Those of you who haven’t experienced how this can happen to “solidly middle class” people with jobs, insurance and college degrees, get ready. You will.

Generally, what happens first, is that you go to a doctor. Your financial advisor and the health insurance industry strongly discourages this step. After co-pays, deductibles, tests, more co-pays, referrals, uncovered expenses, out-of-network anonymous radiologists and labs, and more co-pays, you find out that you are sick and need treatment for something. Researchers estimate that the likelihood you will at some time see a doctor and find you are sick is 99.95%.

After a generation or so of cruelly strategic lobbying by the extremely profitable health insurance industry, your health care system is set up as a war of attrition. By severely limiting physician reimbursements for a patient visit, you are lucky to see a doctor for more than a few minutes. You are, however, likely to wait a month or more for the appointment and an hour or more in various waiting rooms.

With expenses for the office, practice insurance, professional staff and paperwork specialists, your doctor simply cannot afford to see you, test you and treat you in a single visit for $53.50. Your insurance company prefers a system requiring the scheduling expensive tests for diagnosis and subsequent treatment appointments on the theory that you will either get better on your own, run out of money for the deductibles, co-pays and non-covered expenses, or just die.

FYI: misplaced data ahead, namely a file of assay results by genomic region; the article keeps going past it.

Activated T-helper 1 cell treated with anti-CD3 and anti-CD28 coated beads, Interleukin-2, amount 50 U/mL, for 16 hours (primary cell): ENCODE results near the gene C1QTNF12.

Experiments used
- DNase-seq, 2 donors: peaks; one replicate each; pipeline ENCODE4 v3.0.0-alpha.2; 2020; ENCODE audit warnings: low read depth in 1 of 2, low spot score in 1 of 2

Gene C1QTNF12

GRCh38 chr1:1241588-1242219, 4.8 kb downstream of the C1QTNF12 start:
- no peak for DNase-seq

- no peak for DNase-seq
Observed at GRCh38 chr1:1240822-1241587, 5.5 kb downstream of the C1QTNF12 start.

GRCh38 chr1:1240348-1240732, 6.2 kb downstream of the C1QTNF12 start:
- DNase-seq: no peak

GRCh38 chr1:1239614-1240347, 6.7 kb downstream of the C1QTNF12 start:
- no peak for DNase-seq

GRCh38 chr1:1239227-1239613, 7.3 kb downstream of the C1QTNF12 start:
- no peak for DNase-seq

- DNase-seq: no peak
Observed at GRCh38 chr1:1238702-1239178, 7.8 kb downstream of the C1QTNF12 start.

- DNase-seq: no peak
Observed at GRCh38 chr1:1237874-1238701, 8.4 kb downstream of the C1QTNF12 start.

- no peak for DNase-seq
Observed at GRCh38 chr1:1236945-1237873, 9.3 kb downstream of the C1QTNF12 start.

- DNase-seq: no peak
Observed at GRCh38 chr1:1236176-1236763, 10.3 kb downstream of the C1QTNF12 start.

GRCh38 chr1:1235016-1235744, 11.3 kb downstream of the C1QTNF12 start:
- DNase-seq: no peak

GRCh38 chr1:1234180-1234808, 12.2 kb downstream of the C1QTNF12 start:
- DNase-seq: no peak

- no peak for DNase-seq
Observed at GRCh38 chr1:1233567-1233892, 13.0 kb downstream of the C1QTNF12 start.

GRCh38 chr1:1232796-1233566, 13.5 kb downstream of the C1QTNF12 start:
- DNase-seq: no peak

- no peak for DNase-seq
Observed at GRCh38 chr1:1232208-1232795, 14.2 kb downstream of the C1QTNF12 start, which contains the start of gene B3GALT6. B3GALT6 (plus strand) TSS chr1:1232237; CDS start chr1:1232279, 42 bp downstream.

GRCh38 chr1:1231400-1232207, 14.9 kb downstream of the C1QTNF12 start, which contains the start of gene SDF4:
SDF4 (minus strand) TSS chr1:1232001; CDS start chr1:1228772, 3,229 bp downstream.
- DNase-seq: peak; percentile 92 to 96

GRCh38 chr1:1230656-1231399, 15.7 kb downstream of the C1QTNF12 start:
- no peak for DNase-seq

The only exception to the rule, is gun shot wounds. Our system works really well if you are bleeding in the waiting room.

Once you get in the system, it can easily take years to find out what is wrong and treat you. During that time, you’ll miss a lot of work. Even while at work, you’ll feel like miserable, your mind will be elsewhere and you will wish you were. Eventually, your employer will announce a “strategic restructuring” and you will be out of job. You will be able to keep that lousy great insurance at a much higher cost for a few months before you lose it. Then you’ll have a preexisting condition. Just try and find another job while you are sick and have a public record of a pre-existing condition – no company will ever hire you with benefits again. Next, your credit goes to hell. The credit card companies raise your rates to 30% or so, plus whatever fees they wish especially if they have been spying on your purchases and notice you no longer buy luxury, only meds. Your spouse will lose work time taking care of you and will risk your fate. You will lose your home and declare bankruptcy. This is what happens in America.

“Our findings are frightening. Unless you’re Warren Buffett, your family is just one serious illness away from bankruptcy,” lead author Dr. David Himmelstein, an associate professor of medicine at Harvard Medical School, said in a news release from the Physicians for a National Health Program.

“For middle-class Americans, health insurance offers little protection. Most of us have policies with so many loopholes, co-payments and deductibles that illness can put you in the poorhouse. And even the best job-based health insurance often vanishes when a prolonged illness causes job loss — precisely when families need it most. Private health insurance is a defective product, akin to an umbrella that melts in the rain,” Himmelstein said.

When your Congressperson speaks on CNN or Fox about your right to choose private health insurance coverage, keep in mind that what they are really saying is: Keep those campaign contributions coming and I’ll sell the chumps I represent on the idea that they already have truly great coverage as long as they are healthy. Who cares what happens went they eventually get sick? They’ll be broke, powerless and dead soon enough.


The illustration is a sketch by Ilana Kohn from IlanaKohn.blogspot.com